06/23/2002 9:11 pm ET
Jeff Bagwell remembers his good friend, Darryl Kile
By Alyson Footer / MLB.com
HOUSTON -- Jeff Bagwell decided to speak publicly about his tremendous sadness because he wants the world to know that he loved Darryl Kile.
Too grief-stricken to speak of his friend's death a day earlier, Bagwell addressed the media following the Astros' 10-5 loss to the Seattle Mariners on Sunday. The pain on Bagwell's face spoke volumes as he quietly and eloquently put into words the overwhelming loss that has left him, along with legions of baseball people throughout the league, devastated.
Kile and Bagwell formed a bond 11 years ago during Spring Training in 1991 as two minor league non-roster invitees trying to play their way onto the Astros' big league club. As it turned out, both made the team, and when camp broke, they found themselves side by side on the team bus, heading to the airport to catch a charter flight.
Still, as the bus approached their minor league hotel on Boggy Creek Road in Kissimmee, the two somewhat paranoid rookies nervously glanced at each other and half-joked that the bus would probably stop to drop them off and leave them behind. It was only when the bus sped by the minor league headquarters and continued on that the two let out a collective sigh of relief.
"We were sitting next to each other in probably the worst-looking clothes ever," he recalled. "We drove by (the hotel) and we said 'Hey, I guess they're going to take us to Houston.'"
Each made his big league debut a couple of days later on Opening Day in Cincinnati. For the next seven years, the two would become as close as brothers and would remain so for the remainder of Kile's life, long after the pitcher had departed Houston via free agency after the 1997 season.
"The memories that I have, the memories that I've shared with other people ... I loved Darryl Kile," Bagwell said. "I can't believe this is happening."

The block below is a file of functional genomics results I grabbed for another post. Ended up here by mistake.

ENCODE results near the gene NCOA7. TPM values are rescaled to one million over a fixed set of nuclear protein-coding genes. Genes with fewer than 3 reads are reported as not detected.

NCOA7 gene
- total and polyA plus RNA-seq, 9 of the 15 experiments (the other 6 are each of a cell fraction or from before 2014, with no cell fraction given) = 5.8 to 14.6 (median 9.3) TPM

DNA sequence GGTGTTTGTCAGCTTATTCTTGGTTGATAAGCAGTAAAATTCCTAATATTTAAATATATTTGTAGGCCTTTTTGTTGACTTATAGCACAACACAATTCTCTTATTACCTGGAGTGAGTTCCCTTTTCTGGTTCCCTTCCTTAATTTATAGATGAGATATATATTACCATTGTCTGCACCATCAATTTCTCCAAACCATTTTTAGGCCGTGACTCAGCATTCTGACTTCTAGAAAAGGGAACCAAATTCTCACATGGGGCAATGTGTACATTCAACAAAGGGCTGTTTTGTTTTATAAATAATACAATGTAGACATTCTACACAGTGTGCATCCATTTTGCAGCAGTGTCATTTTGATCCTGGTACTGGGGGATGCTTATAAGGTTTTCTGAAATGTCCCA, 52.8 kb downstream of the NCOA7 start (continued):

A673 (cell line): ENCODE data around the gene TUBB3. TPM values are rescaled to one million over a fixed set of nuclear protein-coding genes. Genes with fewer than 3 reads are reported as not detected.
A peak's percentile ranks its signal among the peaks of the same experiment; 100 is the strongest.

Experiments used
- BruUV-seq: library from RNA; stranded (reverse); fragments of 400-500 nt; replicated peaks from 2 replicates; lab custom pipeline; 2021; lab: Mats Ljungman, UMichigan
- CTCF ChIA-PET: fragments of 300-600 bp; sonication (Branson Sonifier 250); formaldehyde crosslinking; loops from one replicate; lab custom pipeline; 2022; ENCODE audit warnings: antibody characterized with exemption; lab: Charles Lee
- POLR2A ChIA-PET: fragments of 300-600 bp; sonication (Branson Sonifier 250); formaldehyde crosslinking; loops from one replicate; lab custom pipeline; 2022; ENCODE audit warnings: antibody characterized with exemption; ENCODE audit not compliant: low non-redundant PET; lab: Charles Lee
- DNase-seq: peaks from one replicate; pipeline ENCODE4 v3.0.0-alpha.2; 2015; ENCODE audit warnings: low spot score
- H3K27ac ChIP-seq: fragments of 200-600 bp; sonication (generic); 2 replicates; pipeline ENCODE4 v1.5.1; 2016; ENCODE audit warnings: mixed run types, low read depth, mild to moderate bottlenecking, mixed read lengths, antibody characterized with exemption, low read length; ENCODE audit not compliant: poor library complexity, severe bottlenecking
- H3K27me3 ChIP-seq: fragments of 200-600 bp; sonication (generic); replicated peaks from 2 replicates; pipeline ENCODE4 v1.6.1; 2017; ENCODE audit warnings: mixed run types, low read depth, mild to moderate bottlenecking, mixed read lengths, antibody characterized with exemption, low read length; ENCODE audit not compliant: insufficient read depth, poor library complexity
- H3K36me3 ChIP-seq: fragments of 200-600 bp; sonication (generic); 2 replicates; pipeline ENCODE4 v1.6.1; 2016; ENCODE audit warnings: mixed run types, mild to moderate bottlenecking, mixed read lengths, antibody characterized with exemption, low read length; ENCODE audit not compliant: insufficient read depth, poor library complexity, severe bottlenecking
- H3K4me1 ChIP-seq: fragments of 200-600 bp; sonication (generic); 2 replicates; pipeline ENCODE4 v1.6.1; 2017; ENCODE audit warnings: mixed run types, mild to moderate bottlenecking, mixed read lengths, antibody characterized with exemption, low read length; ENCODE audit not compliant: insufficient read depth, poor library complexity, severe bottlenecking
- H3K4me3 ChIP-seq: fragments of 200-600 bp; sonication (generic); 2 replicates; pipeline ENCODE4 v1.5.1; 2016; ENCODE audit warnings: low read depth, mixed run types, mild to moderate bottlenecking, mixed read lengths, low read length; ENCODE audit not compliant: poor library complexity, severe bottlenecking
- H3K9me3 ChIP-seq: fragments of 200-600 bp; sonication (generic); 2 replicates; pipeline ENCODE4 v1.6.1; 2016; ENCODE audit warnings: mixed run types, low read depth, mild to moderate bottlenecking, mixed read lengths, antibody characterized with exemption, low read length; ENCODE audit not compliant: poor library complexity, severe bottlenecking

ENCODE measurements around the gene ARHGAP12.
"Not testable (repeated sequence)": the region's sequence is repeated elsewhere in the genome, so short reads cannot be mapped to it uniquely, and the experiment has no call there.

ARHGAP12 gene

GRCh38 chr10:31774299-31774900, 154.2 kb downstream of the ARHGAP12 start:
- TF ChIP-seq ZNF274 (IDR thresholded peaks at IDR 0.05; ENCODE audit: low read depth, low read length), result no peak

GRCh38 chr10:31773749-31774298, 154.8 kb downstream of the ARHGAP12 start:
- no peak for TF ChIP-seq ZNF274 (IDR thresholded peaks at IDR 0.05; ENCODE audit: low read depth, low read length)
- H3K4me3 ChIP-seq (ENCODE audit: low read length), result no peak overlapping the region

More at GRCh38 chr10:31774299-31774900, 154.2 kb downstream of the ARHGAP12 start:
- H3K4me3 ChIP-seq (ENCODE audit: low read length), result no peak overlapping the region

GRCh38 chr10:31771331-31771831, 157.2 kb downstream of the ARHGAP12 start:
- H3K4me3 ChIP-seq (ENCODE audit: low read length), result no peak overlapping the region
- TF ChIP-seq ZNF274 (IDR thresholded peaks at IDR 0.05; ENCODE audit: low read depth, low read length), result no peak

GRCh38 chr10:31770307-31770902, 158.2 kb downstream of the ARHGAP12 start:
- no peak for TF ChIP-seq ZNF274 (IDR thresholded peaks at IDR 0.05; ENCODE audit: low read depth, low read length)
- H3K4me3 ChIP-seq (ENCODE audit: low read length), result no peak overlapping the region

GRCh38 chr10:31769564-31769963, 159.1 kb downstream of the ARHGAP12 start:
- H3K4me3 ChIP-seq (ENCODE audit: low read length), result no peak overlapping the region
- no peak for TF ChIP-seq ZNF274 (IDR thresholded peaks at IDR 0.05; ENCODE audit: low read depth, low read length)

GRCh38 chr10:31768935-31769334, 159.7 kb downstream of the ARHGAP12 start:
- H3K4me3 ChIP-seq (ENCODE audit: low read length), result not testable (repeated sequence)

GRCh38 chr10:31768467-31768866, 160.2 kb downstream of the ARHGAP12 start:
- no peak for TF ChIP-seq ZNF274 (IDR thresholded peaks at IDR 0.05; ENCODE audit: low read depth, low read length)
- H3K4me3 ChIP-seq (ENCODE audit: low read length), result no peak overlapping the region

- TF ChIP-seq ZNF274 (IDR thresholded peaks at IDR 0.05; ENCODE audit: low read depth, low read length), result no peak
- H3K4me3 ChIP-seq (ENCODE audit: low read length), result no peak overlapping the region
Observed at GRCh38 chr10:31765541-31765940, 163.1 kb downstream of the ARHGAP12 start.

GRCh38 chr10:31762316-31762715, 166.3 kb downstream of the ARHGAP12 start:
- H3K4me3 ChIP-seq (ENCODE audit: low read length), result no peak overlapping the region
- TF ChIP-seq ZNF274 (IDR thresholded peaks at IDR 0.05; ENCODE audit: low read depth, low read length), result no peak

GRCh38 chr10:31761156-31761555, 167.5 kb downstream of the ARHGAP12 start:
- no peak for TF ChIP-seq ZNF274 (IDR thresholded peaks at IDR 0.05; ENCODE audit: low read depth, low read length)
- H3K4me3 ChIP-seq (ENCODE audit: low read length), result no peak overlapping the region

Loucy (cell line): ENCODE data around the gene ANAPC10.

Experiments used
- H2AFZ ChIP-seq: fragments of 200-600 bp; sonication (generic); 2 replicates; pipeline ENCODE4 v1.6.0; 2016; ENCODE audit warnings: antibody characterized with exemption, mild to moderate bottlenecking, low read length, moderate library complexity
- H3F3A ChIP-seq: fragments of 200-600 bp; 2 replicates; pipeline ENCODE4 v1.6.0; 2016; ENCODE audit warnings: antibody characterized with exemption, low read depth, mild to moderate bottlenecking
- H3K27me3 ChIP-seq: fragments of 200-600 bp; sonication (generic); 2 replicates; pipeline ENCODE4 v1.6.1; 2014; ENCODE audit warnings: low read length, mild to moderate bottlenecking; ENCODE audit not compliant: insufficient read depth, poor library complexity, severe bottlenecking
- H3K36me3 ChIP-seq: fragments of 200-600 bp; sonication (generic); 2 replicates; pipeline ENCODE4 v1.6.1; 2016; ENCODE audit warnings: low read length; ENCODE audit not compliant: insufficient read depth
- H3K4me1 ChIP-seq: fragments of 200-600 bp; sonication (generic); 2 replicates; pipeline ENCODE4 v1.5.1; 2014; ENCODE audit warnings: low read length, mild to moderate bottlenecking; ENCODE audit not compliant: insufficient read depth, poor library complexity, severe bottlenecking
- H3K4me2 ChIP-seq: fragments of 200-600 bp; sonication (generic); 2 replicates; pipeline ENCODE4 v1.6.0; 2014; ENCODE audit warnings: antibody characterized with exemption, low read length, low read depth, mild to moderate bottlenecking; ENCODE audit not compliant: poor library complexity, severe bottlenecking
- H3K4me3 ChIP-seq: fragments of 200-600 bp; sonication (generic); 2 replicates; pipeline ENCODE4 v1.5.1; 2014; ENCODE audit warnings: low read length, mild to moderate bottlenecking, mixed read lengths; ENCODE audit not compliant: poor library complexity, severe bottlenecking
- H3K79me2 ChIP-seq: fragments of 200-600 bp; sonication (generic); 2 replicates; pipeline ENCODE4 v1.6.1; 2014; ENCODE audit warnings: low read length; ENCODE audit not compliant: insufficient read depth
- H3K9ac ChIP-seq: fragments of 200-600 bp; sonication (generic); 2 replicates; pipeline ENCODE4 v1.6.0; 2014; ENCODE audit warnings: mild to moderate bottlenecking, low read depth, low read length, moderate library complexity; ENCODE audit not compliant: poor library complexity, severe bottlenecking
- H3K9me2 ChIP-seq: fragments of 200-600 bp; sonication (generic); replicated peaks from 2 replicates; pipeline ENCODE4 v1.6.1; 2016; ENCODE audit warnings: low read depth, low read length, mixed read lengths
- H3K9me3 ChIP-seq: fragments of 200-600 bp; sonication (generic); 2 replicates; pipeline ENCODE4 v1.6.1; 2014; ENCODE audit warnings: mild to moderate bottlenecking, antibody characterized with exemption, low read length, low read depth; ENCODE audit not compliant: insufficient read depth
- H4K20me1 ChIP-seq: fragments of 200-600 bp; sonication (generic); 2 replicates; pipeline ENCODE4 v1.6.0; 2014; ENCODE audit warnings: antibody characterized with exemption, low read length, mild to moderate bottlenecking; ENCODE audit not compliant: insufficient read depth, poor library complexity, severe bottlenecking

Unfortunately, another memory of Kile -- this one of the moment when Bagwell found out his friend had been found dead in his Chicago hotel room -- will also be one he won't soon forget.
Bagwell was at home, in his daughter's bedroom, around two in the afternoon on Saturday when Cubs outfielder Moises Alou called.
"I said 'Mo, why are you calling? You've got a game to play,'" Bagwell said. "He told me that the game was cancelled, that D.K. died. I said 'What are you talking about?' He said 'D.K. died.'" I didn't know what to do. It's something that comes as a disbelief. Unfortunately, it was true."
Bagwell had spoken with Kile only five days earlier.
"We talked about we both stunk and how we were going to get out of it," he recalled. "I'd do anything to have that back right now."
The Astros' first baseman forged a close relationship with the entire Kile family over the years and is devastated for the loss that Kile's widow, Flynn, and three children have endured. Bagwell, along with teammates Craig Biggio and Brad Ausmus -- all of whom played with Kile on the 1997 Astros club that clinched their first of four NL Central division titles, will attend Kile's funeral.
"I feel so bad for Flynn and the kids," he said. "I feel like we have to be there for them.
"I just can't believe that this happened. I've been searching for answers. The only reason I feel like I have to talk to you guys (media) is for his family and for people around baseball to know how much he meant to me and how much I loved him. That's the only reason why I feel like this is necessary. I say that this goes far beyond baseball, and it does, but I know that I would never have the chance to meet Darryl if it wasn't for baseball.
"I'm a better person because I met Darryl Kile."
Alyson Footer covers the Astros for MLB.com. This story was not subject to the approval of Major League Baseball or its clubs.